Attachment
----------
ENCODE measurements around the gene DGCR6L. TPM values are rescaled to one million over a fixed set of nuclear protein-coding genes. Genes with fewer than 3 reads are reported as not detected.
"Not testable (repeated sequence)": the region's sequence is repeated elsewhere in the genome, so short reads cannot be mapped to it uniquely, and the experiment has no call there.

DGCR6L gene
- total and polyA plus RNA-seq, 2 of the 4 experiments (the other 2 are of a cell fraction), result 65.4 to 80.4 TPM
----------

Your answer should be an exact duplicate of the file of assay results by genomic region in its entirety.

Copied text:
ENCODE measurements around the gene DGCR6L. TPM values are rescaled to one million over a fixed set of nuclear protein-coding genes. Genes with fewer than 3 reads are reported as not detected.
"Not testable (repeated sequence)": the region's sequence is repeated elsewhere in the genome, so short reads cannot be mapped to it uniquely, and the experiment has no call there.

DGCR6L gene
- total and polyA plus RNA-seq, 2 of the 4 experiments (the other 2 are of a cell fraction), result 65.4 to 80.4 TPM